Whether you are considering independence or an established RIA, our Experts Ask series offers useful perspectives and best practices to help you improve your business. In each episode we sit down with industry experts to discuss the questions advisors should be asking themselves, and the industry, to fuel their success.
Today, we are talking to Brad Wales, founder of Transition To RIA, about what advisors should be asking if they’re thinking about making a move into or within the RIA space.
How do you navigate the differences between the various business and affiliation models you encounter in the RIA space?
We all know the financial services industry has its fair share of jargon. In the RIA space, you often hear terms like platform, aggregator, and hybrid solution. It’s hard to find the best fit for you without understanding what each solution offers. It’s good to have so many choices, Brad says, but it does introduce complexity into evaluating your options. Brad encourages advisors to take the time to do their homework before deciding on which partner or partners are the best fit.
Why would the RIA model be better for my practice?
Brad says, it typically comes down to two main things: economics or flexibility. From an economic standpoint, the higher take-home is a draw. You also generally have more opportunity to grow your practice faster than you would under the constraints of the broker dealer model. The ability to generate greater enterprise value is another plus of the RIA model. Brad says there is also generally more flexibility for an advisor to grow and market their practice in the way that makes sense for them in the RIA space.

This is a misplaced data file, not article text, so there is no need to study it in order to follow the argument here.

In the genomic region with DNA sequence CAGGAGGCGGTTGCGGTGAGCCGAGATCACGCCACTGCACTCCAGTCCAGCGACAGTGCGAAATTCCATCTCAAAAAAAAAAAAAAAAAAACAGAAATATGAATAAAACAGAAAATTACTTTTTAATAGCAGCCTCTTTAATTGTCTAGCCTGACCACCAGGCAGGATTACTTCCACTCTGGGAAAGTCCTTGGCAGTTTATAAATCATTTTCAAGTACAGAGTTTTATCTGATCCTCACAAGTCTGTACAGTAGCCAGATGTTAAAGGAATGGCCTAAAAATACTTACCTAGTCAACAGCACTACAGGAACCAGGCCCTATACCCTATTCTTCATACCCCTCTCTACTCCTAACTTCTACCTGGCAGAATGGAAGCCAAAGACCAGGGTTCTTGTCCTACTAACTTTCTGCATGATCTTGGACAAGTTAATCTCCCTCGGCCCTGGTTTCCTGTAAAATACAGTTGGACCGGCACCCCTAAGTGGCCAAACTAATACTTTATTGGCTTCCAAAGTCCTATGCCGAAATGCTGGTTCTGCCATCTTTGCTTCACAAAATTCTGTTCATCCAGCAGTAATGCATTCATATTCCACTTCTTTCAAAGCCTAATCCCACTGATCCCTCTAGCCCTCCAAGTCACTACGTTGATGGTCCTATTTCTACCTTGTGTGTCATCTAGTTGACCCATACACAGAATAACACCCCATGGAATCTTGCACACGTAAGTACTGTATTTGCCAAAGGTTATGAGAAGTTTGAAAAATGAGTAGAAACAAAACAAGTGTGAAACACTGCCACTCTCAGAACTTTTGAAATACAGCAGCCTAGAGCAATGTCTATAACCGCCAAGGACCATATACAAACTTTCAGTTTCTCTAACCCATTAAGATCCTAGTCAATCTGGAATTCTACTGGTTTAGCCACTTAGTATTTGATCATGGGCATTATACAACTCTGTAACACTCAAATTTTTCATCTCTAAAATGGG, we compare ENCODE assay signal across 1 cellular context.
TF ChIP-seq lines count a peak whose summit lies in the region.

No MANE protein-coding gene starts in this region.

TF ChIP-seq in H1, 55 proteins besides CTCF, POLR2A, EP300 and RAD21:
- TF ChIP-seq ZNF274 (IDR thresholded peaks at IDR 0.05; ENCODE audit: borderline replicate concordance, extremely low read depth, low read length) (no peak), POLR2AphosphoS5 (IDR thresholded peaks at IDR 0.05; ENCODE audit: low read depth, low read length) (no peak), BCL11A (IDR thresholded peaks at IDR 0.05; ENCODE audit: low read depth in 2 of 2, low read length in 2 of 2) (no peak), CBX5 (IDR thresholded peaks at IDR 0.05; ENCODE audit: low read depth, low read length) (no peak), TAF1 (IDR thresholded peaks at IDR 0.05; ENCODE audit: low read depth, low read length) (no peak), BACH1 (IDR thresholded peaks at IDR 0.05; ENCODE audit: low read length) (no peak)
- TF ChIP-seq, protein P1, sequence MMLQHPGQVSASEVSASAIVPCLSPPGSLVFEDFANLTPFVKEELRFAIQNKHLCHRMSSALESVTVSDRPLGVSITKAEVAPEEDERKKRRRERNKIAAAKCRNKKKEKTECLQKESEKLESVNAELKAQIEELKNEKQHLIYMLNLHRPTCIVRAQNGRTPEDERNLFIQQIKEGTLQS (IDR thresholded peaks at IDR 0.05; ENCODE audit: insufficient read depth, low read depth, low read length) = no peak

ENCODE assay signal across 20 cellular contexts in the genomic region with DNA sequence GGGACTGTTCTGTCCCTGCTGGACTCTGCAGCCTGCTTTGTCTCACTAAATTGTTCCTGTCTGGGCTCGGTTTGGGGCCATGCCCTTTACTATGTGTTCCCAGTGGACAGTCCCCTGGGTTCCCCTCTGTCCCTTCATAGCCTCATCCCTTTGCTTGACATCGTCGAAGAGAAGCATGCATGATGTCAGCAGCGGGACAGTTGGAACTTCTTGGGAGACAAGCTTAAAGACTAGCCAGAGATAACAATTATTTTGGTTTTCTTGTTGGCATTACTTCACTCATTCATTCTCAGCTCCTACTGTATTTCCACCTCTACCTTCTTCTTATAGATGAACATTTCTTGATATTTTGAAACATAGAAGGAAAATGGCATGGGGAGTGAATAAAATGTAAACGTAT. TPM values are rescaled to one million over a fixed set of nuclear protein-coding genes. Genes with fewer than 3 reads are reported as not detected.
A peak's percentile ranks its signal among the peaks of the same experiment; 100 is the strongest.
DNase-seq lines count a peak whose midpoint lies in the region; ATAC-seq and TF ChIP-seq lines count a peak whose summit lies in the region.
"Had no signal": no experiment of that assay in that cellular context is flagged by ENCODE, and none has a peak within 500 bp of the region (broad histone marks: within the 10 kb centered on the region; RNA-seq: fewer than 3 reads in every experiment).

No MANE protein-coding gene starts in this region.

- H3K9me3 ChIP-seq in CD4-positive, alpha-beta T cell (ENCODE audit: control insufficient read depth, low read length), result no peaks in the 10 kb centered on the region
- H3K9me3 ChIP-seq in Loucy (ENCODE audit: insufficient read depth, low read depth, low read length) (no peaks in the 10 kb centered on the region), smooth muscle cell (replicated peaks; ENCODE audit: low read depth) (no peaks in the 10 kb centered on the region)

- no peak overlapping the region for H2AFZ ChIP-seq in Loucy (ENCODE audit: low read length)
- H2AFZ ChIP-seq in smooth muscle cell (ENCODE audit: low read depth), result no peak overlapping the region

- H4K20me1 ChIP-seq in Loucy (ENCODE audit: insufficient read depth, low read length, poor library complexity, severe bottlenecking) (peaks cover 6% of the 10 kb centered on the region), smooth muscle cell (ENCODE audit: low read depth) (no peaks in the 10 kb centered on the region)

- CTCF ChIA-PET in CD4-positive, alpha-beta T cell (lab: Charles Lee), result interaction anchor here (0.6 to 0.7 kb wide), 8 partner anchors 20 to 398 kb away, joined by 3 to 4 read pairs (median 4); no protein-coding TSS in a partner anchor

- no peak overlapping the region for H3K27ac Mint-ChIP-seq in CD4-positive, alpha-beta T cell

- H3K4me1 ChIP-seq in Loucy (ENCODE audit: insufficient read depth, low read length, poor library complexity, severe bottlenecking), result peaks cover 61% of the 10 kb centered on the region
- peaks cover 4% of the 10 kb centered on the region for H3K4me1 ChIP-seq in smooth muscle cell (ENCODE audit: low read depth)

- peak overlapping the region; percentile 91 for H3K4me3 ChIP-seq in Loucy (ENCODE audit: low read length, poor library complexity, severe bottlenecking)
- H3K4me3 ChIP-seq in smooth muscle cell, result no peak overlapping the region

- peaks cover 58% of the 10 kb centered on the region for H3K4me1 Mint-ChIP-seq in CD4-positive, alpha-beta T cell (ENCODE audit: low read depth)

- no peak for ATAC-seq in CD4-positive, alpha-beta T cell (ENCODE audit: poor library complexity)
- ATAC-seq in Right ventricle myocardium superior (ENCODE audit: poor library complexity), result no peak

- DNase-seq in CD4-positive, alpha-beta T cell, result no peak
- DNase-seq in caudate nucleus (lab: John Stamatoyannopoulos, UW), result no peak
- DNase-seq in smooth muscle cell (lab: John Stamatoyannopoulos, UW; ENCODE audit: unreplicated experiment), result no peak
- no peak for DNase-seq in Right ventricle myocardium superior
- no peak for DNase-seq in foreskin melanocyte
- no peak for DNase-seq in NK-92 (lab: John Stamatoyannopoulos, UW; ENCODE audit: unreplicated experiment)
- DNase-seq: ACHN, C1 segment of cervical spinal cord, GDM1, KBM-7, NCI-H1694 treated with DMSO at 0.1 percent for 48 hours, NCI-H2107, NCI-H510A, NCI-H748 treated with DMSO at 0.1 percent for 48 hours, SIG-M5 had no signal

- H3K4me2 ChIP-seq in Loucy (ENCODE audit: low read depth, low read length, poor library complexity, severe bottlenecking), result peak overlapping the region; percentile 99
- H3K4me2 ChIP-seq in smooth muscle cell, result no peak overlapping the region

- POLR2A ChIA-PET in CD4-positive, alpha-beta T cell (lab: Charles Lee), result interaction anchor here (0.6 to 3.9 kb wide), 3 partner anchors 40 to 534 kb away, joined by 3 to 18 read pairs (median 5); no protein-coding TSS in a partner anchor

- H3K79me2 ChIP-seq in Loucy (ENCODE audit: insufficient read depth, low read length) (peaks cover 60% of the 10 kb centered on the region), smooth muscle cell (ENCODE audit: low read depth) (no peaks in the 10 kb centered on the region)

What should an advisor expect as their net payout in the RIA space?
Brad challenges advisors to reset their thinking about what a payout really means. No matter what model you operate in, your payout should be evaluated in terms of what you value you get in return for the fees you’re paying. For example, at a wirehouse they provide things like office space and staff, and your payout covers those costs. Try to quantify the dollar amount you’re paying and consider whether you feel you’re getting enough value in return. That said, Brad estimates that reasonably sized and well run independent practices can generally expect to net 60% to 70% of the gross fees they bring in, before owners’ compensation.